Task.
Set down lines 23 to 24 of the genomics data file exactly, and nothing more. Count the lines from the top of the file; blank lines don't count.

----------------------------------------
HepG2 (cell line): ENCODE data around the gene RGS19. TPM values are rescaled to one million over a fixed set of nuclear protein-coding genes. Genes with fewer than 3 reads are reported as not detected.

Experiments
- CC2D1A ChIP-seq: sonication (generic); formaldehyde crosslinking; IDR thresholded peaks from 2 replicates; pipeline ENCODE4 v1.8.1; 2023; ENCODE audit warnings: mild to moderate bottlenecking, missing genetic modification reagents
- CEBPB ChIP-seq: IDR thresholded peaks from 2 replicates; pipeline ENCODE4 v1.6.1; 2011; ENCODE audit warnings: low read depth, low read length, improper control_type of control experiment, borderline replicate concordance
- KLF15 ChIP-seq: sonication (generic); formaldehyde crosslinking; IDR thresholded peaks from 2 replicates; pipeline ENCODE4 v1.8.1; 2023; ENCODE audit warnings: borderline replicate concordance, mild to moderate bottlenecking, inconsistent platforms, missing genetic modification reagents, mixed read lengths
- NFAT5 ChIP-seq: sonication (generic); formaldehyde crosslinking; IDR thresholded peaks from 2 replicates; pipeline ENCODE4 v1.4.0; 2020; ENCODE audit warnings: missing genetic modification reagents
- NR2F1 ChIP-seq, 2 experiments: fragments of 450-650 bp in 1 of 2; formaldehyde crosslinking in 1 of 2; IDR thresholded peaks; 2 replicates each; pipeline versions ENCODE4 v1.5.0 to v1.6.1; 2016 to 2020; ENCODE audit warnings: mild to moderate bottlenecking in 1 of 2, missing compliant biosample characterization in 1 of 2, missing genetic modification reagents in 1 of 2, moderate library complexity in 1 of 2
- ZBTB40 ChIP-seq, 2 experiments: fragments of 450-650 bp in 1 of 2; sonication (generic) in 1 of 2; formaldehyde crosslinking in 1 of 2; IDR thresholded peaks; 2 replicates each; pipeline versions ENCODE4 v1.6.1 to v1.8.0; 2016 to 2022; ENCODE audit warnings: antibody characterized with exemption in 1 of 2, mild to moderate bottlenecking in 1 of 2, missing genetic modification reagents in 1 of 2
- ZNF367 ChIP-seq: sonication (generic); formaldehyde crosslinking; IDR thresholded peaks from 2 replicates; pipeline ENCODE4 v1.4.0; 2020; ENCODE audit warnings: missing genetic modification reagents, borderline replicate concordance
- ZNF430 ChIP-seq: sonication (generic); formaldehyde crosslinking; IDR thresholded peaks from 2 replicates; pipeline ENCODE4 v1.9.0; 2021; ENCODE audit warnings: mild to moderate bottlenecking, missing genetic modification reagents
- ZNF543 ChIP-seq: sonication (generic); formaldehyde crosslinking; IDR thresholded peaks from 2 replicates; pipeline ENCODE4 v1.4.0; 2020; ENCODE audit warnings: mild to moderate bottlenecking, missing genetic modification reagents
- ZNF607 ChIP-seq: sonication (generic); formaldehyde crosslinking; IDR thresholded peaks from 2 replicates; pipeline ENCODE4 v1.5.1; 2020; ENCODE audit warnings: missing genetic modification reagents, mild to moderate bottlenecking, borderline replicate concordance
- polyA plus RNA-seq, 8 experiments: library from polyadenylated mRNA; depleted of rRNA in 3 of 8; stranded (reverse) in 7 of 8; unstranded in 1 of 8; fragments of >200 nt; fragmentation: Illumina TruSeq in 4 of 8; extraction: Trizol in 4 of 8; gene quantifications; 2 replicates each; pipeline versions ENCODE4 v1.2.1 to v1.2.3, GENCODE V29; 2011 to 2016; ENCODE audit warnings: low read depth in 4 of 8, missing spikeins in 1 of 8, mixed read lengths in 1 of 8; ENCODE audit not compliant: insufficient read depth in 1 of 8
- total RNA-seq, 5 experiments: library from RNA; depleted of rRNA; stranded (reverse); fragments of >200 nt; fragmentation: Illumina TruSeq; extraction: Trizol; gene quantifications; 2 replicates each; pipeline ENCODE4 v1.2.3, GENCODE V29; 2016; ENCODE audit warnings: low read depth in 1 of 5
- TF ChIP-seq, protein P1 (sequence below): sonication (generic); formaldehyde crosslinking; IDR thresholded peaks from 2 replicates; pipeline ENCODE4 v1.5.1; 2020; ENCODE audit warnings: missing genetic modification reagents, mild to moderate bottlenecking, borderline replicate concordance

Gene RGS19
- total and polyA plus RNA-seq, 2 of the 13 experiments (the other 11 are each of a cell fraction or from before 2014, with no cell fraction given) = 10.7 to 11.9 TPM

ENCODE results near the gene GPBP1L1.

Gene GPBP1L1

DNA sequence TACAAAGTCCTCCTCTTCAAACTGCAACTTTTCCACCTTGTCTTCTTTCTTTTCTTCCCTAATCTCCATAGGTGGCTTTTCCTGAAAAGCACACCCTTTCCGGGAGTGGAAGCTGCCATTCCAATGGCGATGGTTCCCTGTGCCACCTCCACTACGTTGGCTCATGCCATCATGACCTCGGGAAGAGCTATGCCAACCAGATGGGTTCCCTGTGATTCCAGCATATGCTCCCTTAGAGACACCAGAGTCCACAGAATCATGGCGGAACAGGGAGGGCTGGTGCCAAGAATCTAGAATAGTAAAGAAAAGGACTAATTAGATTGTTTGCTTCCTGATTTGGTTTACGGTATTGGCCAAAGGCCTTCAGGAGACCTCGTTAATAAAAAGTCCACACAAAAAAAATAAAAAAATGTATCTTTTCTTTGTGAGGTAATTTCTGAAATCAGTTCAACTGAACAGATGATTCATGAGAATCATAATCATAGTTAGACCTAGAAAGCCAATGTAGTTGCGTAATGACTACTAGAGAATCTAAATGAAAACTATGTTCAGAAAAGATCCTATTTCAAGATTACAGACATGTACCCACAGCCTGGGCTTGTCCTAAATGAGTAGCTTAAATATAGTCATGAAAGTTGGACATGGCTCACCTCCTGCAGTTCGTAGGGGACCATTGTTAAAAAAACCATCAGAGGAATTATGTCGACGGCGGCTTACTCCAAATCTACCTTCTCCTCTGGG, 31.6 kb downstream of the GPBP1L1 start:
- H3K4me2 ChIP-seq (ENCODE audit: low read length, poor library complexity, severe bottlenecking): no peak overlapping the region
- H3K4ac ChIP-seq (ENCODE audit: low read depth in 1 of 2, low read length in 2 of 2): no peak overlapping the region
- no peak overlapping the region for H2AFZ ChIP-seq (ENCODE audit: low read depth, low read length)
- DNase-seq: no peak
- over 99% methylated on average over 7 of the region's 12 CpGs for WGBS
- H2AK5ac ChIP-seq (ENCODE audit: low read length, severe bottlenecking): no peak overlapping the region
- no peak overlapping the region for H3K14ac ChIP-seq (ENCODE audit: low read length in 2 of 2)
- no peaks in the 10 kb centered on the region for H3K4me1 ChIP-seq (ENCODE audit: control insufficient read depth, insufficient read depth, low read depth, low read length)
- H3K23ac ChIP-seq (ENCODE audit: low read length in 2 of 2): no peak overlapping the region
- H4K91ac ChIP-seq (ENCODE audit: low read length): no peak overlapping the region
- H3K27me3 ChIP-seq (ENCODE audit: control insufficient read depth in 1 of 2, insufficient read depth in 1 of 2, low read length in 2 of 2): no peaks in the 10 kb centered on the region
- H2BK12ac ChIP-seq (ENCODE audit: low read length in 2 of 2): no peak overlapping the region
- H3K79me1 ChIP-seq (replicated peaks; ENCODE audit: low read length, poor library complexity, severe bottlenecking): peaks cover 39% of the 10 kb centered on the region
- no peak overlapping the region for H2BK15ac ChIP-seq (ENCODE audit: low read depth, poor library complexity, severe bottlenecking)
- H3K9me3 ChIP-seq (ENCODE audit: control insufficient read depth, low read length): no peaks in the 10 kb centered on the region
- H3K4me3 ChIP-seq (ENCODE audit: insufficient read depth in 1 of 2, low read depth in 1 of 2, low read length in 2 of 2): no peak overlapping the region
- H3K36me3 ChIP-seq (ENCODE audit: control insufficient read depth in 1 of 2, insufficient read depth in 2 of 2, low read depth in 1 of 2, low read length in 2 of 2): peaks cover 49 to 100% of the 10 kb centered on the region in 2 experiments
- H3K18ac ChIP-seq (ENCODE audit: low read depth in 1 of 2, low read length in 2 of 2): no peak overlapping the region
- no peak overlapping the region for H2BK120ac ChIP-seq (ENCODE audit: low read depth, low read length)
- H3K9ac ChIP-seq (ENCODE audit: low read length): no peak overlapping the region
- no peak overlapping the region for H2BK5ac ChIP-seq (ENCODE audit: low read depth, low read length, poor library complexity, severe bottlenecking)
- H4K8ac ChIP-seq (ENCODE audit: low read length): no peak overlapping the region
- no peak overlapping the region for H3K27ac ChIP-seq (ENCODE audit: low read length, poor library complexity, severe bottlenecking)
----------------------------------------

- no peak overlapping the region for H2AFZ ChIP-seq (ENCODE audit: low read depth, low read length)
- DNase-seq: no peak